Indus valley to Lamayuru - cultural tour
Duration: 2-3 days
Distance: 260 km
Located on the western side of Ladakh along the Indus river and the Leh-Srinagar road, the Sham region (“sham” means “west” in Ladakhi) is one of the highest populated areas of Ladakh.
This tour follows the Indus valley to the west until Lamayuru. It goes through some of the most charming and picturesque Ladakhi villages and ancient monasteries.
Known for its fertile land, the Sham region is undoubtedly the agriculture hub of Ladakh and many villages practice organic farming. High-quality fruits and plants such as apricot, apple and walnut are grown in this region due to favourable temperature in the summer as the valley is situated at a lower altitude than other areas of Ladakh.
The medieval village of Lamayuru, dotted with stupas and mud-brick houses, is dominated by the photogenic Lamayuru monastery also known as Yungdrung monastery. The gompa’s main prayer hall houses a small cave which the Indian scholar-saint Naropa used for meditation in the 11th century. According to legend, Naropa used his powers to dry up the lake and founded the Lamayuru gompa at the site. The monastery is also said to have an affiliation to Bon religion.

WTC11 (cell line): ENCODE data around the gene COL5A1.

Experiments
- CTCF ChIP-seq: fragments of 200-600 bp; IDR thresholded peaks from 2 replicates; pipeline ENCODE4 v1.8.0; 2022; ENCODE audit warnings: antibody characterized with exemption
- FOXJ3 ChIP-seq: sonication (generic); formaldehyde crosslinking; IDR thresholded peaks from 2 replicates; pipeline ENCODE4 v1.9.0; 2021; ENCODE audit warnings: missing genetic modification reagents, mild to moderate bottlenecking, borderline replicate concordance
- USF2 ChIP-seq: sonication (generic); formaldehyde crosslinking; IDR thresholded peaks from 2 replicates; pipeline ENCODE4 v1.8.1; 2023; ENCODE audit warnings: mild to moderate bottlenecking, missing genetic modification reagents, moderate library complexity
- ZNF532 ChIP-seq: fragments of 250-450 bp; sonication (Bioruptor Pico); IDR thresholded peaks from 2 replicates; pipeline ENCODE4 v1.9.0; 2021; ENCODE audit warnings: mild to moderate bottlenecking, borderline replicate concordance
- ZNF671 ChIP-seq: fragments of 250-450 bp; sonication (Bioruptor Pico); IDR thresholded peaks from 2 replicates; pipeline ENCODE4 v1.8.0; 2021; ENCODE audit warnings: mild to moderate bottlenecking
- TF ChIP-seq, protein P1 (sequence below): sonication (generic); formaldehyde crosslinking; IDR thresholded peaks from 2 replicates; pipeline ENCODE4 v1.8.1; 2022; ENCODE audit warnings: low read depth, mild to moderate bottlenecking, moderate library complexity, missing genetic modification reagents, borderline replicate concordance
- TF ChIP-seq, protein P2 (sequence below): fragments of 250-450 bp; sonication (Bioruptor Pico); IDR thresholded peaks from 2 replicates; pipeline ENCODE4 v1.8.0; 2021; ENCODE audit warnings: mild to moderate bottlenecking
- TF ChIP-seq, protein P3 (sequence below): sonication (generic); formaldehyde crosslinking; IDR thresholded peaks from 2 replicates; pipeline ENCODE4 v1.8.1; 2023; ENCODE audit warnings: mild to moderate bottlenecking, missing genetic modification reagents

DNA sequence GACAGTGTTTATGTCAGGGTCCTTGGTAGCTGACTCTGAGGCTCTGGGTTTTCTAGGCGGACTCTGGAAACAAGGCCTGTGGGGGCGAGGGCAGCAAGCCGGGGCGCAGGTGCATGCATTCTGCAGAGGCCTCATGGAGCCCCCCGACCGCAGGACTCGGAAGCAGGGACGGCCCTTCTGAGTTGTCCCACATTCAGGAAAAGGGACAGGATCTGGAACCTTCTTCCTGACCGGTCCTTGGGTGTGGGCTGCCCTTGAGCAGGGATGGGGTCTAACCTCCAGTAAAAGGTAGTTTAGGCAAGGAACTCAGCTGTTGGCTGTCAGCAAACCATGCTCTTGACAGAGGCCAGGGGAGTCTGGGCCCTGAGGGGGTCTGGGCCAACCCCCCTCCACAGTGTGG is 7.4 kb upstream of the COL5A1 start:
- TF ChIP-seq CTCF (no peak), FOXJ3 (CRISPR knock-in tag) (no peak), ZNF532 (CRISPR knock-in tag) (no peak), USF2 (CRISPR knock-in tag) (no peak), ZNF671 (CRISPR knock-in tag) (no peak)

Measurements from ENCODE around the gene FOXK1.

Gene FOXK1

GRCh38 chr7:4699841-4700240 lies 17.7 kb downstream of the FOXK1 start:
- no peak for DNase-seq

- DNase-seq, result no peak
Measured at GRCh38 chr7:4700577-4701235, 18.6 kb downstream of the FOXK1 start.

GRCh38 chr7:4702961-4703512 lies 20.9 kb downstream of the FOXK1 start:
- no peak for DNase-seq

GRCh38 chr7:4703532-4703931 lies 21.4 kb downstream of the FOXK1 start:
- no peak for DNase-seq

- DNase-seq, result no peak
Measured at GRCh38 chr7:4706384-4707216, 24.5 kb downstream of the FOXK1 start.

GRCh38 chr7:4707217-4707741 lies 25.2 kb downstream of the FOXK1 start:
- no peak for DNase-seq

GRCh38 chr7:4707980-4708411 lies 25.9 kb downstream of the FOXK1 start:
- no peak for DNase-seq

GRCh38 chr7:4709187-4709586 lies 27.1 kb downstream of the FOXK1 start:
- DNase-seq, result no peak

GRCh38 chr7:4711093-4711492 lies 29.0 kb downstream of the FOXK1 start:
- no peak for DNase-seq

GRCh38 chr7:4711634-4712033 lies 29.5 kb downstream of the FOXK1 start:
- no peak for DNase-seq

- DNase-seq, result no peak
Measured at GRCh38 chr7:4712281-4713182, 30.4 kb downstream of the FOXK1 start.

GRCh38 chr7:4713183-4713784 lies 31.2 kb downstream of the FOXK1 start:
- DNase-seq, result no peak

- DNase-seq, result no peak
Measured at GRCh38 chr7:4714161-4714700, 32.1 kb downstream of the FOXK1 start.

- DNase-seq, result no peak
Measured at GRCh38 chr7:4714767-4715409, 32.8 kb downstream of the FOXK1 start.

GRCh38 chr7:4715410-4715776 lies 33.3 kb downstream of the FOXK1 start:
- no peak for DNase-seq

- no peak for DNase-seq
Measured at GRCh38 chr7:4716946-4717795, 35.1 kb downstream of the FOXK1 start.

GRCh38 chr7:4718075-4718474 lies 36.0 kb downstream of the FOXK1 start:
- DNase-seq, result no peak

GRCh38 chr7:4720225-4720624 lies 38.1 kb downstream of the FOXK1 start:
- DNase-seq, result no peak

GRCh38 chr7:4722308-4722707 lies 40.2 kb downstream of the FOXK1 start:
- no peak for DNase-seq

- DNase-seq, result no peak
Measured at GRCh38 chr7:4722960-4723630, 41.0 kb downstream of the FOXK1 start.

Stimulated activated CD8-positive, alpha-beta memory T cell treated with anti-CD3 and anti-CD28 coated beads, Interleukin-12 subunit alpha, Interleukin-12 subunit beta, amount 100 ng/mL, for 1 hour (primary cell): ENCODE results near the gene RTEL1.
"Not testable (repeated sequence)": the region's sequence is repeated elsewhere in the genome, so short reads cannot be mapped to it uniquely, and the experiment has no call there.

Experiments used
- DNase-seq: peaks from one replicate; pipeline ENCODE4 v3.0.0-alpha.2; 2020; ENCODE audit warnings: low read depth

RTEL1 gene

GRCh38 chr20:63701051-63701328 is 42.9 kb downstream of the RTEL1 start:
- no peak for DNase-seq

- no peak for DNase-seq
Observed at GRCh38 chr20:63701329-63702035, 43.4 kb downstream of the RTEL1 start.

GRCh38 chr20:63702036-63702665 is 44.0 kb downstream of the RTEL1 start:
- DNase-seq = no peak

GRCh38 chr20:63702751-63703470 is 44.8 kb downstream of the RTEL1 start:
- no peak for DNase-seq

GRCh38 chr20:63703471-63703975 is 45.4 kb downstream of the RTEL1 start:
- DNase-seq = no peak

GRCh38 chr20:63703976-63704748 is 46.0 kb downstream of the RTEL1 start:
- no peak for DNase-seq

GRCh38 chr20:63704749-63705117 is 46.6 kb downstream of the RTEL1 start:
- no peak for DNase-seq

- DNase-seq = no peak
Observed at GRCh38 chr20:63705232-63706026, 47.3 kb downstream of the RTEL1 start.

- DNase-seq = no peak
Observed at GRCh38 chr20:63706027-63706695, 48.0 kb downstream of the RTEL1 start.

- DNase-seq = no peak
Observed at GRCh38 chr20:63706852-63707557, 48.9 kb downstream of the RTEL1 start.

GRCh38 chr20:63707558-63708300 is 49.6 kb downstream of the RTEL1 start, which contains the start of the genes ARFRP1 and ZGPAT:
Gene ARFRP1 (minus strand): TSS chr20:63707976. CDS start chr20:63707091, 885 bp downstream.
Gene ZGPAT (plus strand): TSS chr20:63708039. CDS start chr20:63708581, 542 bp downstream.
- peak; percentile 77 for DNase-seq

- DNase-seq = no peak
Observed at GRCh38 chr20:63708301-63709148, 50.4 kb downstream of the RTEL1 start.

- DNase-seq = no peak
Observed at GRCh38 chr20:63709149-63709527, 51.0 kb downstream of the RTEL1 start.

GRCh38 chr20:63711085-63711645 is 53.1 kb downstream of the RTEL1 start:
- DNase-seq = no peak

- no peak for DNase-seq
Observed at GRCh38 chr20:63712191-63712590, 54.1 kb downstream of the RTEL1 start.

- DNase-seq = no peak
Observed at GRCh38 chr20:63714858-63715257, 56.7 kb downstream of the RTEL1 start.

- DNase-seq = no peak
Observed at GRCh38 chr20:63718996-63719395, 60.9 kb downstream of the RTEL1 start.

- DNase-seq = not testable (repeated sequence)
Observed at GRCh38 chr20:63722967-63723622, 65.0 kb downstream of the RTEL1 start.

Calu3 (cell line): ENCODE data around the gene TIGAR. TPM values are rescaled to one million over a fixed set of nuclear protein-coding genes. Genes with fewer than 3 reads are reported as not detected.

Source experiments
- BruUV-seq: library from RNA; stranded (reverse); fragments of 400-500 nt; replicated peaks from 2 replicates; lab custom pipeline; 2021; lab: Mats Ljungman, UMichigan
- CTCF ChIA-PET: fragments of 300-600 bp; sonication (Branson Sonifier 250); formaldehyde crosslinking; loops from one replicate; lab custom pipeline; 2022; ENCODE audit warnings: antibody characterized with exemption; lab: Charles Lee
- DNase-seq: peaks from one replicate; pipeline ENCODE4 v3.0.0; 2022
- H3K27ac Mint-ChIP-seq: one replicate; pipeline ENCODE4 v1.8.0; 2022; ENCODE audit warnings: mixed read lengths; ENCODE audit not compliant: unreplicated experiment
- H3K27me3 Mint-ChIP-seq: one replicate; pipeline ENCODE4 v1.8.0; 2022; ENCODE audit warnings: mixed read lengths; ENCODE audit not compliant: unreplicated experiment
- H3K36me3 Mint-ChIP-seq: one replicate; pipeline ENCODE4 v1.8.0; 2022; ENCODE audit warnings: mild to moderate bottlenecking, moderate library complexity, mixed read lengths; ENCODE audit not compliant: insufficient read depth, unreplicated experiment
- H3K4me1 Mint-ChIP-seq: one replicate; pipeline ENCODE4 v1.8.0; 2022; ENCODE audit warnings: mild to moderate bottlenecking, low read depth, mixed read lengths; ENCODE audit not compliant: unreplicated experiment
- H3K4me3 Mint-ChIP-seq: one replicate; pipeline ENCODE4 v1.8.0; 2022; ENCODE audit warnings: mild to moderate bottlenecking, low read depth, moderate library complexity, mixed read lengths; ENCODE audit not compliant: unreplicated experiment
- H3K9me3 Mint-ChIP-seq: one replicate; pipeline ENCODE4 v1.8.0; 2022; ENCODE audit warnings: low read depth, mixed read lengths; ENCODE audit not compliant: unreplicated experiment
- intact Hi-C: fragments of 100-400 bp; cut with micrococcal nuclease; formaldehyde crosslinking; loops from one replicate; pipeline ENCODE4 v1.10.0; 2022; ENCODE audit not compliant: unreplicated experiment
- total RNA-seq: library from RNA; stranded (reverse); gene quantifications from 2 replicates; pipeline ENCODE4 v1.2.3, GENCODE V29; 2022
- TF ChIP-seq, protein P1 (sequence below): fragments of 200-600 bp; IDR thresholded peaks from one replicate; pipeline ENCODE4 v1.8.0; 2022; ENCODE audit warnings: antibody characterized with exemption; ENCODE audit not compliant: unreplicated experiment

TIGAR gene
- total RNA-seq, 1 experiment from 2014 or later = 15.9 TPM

The monastery at Lamayuru has five buildings and is considered as one of the largest and oldest gompas in the region. The monastery, belonging to the Red Hat sect, contains wall paintings, thangkas, scriptures, statues of Buddha and other deities. Around 150 monks reside in the monastery.
The pretty village of Lamayuru on the Leh-Srinagar road is another attraction for tourists. The village is located halfway between Leh (115 km) and Kargil (105 km). During the tour to Lamayuru, tourists spend the night at hotels and homestays in the village so that they can attend the morning prayers the following day.